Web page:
With sustainability firmly in the spotlight, businesses across all industries are endeavouring to make their processes greener. With the complex set of waste streams required, mitigating the environmental impact of healthcare waste disposal can be challenging, but not impossible. Northern Ireland-based company Robinson Services was looking at how it could become more environmentally friendly when it came across the alternative treatment process offering from Stericycle. Since 2015, the two companies have worked together to divert over 320 tonnes of hygiene waste from reaching landfill.
Reducing environmental impact is the right thing to do
Robinson Services provides cleaning, hygiene, laundry and other specialist services to a range of customers across the public and private sector, including office blocks, shopping centres, and Queen’s University in Belfast. Previously, hygiene waste generated from these properties was taken to the company’s central waste location, put into waste bins and taken to landfill. Landfill is considered to be the least environmentally friendly option, as the process of waste breaking down produces both carbon dioxide and methane.
The company had already taken steps to become more environmentally friendly, increasing its recycling and reducing transportation where possible, but it wanted to do more. Joe Hanna, Compliance and Risk Director at Robinson Services, heard from colleagues in the waste industry that landfill was not the only way to dispose of hygiene waste. He says: “I found out that there was actually a way to clean hygiene waste material and convert it to energy, which would divert it away from landfill.”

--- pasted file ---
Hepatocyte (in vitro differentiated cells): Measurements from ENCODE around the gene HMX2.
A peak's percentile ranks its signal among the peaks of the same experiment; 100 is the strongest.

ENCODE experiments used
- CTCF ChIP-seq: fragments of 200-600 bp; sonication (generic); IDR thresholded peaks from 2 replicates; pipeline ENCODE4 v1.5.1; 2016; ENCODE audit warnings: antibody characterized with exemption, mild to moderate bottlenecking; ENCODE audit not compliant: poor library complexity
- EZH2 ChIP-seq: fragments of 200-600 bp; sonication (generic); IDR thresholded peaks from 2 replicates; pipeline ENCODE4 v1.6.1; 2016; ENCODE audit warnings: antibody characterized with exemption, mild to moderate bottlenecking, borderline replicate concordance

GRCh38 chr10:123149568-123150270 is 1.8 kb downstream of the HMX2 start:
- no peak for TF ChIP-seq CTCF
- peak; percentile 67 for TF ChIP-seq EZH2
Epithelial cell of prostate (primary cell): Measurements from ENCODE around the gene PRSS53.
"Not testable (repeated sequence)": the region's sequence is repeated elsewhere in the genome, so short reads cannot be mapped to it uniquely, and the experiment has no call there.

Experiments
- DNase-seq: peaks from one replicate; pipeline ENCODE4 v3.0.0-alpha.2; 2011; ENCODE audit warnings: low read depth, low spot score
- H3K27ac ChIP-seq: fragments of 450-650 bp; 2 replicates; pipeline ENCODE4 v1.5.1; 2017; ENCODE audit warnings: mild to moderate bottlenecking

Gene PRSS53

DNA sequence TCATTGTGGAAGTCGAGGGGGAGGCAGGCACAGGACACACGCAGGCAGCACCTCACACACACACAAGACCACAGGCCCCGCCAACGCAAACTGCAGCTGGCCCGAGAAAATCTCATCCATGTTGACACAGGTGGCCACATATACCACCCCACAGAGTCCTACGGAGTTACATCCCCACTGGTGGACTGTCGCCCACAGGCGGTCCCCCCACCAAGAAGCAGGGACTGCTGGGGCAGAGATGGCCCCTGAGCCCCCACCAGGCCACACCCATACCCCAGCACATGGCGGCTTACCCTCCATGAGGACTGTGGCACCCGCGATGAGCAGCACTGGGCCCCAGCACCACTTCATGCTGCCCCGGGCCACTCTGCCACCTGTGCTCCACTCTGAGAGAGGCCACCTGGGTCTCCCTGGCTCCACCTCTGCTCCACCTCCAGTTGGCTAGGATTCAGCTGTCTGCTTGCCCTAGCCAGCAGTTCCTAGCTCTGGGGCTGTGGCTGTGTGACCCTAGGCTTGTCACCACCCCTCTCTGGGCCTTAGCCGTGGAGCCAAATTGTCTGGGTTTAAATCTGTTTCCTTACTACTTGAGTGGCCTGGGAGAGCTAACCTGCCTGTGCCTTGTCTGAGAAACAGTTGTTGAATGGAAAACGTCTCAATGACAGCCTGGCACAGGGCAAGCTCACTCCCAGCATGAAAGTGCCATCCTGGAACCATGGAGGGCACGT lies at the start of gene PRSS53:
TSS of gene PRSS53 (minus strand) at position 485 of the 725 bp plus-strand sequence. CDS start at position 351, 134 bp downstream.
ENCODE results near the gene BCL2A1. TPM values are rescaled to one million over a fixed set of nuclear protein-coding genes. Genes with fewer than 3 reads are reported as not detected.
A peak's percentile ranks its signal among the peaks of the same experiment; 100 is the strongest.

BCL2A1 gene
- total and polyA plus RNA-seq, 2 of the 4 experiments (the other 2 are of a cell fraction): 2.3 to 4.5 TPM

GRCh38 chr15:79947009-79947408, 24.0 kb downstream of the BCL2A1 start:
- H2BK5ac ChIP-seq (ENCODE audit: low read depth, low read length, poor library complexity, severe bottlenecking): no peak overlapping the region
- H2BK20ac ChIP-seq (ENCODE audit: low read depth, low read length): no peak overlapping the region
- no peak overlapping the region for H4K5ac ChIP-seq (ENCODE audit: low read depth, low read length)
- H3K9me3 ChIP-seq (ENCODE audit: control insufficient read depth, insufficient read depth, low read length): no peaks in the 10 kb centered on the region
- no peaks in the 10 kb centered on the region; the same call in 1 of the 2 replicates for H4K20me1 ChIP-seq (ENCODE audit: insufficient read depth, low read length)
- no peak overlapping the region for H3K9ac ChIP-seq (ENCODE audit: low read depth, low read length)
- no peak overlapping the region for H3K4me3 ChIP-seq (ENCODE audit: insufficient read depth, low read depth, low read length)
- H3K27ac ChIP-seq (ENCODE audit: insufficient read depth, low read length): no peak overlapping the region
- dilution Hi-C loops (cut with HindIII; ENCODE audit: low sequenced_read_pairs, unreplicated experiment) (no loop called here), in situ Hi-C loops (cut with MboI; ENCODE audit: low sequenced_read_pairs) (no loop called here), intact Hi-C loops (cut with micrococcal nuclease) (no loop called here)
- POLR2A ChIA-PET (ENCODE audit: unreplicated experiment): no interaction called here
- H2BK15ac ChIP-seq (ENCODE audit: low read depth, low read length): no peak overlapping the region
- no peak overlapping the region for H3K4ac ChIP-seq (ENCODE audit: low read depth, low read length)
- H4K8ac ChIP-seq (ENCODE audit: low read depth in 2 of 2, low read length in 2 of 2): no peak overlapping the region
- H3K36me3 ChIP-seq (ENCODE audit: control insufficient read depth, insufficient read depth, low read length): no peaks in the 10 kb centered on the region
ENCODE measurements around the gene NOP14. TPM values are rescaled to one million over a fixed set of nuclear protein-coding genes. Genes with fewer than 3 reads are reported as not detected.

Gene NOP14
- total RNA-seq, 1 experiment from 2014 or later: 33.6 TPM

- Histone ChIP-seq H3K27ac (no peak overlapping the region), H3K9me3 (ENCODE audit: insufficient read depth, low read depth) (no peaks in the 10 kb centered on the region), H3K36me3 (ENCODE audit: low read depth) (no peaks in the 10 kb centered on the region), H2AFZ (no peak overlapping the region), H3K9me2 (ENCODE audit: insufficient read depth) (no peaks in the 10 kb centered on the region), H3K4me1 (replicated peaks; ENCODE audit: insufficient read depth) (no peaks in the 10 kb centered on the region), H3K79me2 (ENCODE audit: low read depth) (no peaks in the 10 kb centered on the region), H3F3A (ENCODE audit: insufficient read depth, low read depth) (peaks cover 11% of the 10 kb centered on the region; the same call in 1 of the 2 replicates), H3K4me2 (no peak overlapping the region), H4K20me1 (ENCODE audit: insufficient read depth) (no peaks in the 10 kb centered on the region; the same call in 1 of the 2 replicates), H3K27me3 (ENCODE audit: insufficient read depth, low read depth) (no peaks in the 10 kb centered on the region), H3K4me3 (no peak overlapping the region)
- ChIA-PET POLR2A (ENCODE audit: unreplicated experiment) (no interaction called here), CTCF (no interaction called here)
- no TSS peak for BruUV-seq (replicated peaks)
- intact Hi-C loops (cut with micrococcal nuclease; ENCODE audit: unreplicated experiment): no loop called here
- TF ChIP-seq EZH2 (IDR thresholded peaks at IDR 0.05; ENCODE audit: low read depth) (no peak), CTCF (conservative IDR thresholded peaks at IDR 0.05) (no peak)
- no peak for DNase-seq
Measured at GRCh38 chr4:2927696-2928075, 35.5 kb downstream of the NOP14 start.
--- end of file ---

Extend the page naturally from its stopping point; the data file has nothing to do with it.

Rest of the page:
In September 2015, the company began using Stericycle’s alternative waste treatment services. Stericycle collects the waste from the central location on a weekly basis and transport it to the alternative treatment site in Antrim. Here, the waste is shredded, then moved through a Heat Disinfection Unit that uses hot oil. Once cooled, the waste is then compacted, ready to be sent for use as a solid recovered fuel (SRF) for energy-from-waste plants or cement kilns, which decreases reliance on fossil fuels.
Now, 100 per cent of the hygiene waste generated by Robinson Services’ customers is treated this way, diverting over 80 tonnes of waste per year from landfill – a huge step for the company on its sustainability journey.
Despite the increased cost associated with treating the waste this way, Joe says they decided it was the way to go. “As a company we’re trying to improve our green credentials and that means working to reduce our carbon footprint. It costs us more money to do it this way, but it’s definitely the right thing to do.”